Structural Racism and its Impact on Black Maternal Health

“The past months have been profoundly difficult for our nation, and for Black communities in particular,” said Representative Lauren Underwood (D-IL-14) at a recent March of Dimes event on the impact of structural racism on maternal health. COVID-19 has highlighted health outcome inequity caused by race and racism. Though Black people constitute 13 percent of the U.S. population, the CDC estimates they represent over 30 percent of COVID-19 cases. 

This racial disparity is present across many health outcomes and uniquely impact mothers and babies. During the H1N1 pandemic in 2009, data from Illinois showed that Black and Hispanic patients were two to three times more likely to be hospitalized with H1N1, said Jaqueline Howard, a reporter for CNN Health. Black women are 2.5 times more likely than white women to die during childbirth. “Influence and education, and even celebrity status, don’t shield women of color from some of these outcomes,” said Stacey D. Stewart, President and CEO of March of Dimes.

The social determinants of health, or underlying environmental conditions, disproportionately impact Black people’s health. Dr. Robyn Jones, Senior Medical Director of Women’s Health at Johnson & Johnson cited dense housing environments, poor air and water quality, reliance on crowded public transit, and lack of healthcare access as prominent factors in the Black community that influence health outcomes. For many Black people, lack of access to health care goes beyond limitations in access to a physical health facility. Centuries of racism, mistreatment, and neglect by medical professionals has led to a distrust of the medical system and the construction of invisible barriers to quality care, Jones said.

Simply experiencing racism can be a determinant for racial inequities in maternal health, said Jones. Weathering, or the physiological consequences of constant stress conditions, contributes to these health disparities. Constant exposure to discrimination creates a persistent “fight or flight” response, said Jones. The hormones and neurotransmitters released during this kind of stress are also related to non-communicable diseases like hypertension, heart disease, diabetes, and other chronic conditions persistent in Black communities. Additionally, the weathering effect is associated with an eight years shorter lifespan for Black women than white women. “Being presented with chronic stress of being Black in the U.S. is weathering us. It is physically aging us, physically making us more susceptible to chronic illness,” said Jones.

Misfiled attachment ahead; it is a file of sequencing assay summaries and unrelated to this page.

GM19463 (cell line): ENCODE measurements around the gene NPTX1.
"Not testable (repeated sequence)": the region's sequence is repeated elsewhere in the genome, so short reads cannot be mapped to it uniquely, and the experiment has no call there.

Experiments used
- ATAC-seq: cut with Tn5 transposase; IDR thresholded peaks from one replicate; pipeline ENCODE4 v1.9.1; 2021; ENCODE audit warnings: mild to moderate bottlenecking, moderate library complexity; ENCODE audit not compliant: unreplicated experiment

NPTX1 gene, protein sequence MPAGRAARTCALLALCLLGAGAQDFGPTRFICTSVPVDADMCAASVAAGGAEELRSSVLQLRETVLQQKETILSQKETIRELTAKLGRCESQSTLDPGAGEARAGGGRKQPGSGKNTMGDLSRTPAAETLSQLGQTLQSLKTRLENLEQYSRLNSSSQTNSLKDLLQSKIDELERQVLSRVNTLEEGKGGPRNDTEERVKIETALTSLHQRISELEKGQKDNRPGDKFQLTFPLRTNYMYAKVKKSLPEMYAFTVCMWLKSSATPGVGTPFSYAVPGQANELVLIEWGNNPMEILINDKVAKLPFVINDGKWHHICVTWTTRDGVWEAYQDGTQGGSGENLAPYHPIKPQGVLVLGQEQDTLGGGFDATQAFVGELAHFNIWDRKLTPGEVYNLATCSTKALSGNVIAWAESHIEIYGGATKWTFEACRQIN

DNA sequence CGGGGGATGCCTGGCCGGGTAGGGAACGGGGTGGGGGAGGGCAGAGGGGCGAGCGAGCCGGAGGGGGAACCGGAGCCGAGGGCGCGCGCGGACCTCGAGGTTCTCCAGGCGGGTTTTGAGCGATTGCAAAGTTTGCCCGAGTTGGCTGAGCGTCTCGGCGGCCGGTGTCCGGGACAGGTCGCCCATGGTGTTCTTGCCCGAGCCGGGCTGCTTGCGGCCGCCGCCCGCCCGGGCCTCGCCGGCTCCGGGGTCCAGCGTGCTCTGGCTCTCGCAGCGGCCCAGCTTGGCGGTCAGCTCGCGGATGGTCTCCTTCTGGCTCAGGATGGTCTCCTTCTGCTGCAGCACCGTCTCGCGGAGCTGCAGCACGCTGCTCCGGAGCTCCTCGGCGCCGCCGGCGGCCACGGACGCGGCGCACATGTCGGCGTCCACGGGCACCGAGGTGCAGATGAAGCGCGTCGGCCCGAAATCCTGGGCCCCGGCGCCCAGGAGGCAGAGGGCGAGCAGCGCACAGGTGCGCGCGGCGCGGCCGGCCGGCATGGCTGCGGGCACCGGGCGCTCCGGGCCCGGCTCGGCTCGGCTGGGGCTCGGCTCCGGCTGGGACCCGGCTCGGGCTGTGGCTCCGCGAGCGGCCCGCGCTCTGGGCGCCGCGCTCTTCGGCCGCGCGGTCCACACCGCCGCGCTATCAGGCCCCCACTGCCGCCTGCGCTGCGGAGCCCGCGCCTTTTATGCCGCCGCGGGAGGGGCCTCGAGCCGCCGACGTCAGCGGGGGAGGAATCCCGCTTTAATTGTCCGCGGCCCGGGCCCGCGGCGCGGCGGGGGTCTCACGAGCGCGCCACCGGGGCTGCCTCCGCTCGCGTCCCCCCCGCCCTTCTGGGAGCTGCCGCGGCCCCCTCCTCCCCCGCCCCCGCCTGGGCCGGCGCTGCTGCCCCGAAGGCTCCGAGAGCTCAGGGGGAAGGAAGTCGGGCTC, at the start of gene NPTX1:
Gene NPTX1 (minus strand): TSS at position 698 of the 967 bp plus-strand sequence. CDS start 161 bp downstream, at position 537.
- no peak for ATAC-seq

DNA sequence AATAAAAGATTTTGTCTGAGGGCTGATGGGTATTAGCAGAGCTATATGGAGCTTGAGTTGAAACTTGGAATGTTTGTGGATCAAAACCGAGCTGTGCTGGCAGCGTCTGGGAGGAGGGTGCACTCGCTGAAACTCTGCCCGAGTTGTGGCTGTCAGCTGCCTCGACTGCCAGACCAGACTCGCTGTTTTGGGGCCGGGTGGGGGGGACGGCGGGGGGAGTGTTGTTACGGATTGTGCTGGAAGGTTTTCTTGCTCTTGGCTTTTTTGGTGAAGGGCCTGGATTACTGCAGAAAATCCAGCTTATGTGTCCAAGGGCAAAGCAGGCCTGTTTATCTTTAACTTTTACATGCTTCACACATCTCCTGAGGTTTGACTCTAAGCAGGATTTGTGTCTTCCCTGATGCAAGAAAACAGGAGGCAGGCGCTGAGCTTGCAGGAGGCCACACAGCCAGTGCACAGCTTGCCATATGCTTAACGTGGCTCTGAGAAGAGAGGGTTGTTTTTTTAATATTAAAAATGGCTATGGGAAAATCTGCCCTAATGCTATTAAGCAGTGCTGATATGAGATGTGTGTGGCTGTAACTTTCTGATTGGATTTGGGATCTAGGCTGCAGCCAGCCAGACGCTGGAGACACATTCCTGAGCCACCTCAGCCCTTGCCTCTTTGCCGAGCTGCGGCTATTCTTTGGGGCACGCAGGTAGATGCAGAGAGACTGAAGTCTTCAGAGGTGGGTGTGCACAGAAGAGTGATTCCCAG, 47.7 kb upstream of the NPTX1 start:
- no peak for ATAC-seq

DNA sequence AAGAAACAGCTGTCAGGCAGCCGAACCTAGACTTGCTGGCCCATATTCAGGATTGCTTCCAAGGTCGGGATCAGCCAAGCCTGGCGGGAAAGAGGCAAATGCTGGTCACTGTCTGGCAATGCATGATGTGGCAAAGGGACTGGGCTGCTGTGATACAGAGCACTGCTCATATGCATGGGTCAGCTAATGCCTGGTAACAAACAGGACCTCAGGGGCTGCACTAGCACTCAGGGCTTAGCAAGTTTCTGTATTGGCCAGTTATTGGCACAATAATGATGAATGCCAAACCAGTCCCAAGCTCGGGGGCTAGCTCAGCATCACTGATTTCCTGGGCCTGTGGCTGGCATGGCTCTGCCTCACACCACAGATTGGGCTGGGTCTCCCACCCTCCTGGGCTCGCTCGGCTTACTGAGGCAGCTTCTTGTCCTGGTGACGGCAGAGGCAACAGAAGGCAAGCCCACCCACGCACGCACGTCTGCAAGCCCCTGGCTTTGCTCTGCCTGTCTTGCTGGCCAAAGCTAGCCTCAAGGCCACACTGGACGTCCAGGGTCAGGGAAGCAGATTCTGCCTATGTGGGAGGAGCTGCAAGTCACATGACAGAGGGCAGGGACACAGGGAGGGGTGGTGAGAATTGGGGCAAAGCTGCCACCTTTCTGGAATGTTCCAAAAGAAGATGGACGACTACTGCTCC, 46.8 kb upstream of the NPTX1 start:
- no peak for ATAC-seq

Emergencies like the COVID-19 pandemic exacerbate racial biases, but data on healthcare systems and medical schools demonstrate a long history of anti-Black teachings, said Dr. Dierdre Cooper Owens, Charles and Linda Wilson Professor in the History of Medicine and Director of Humanities in Medicine at the University of Nebraska-Lincoln. The belief that Black people have a higher pain tolerance and other outdated ideas can be traced to the Jim Crow era, when much of America was racially segregated, she said. Another common misconception is that increased representation of Black medical professionals in hospitals can address these structural biases. However, even hospitals with predominantly non-white staff experience high rates of poor health outcomes among Black patients, largely because these hospitals often lack proper resources. Solutions to these issues involve changing systems, not individual behaviors, said Owens, and to be sustainable, these changes must occur outside of crisis situations.

Policy change plays a large role in the systematic reform needed to improve Black maternal health outcomes. The bipartisan Preventing Maternal Deaths Act of 2018 was a crucial first step to reduce disparities, said Charles Johnson, founder of 4Kira4Moms. Johnson shared the story of losing his wife Kira to internal bleeding after a scheduled C-section and his subsequent journey advocating for policy change to address the systemic issues that caused her death. The Momnibus Act, recently introduced by Representative Underwood, Representative Alma Adams (D-NC-12), and other members of the Black Maternal Health Caucus calls for mental health care reform, resources for women in the military, advancing telemedicine, and funding Black-led community organizations.

“This is not a women’s issue, this is not a Black issue, this is a human rights issue,” said Johnson.

Sources: Centers for Disease Control and Prevention, PLoS One.

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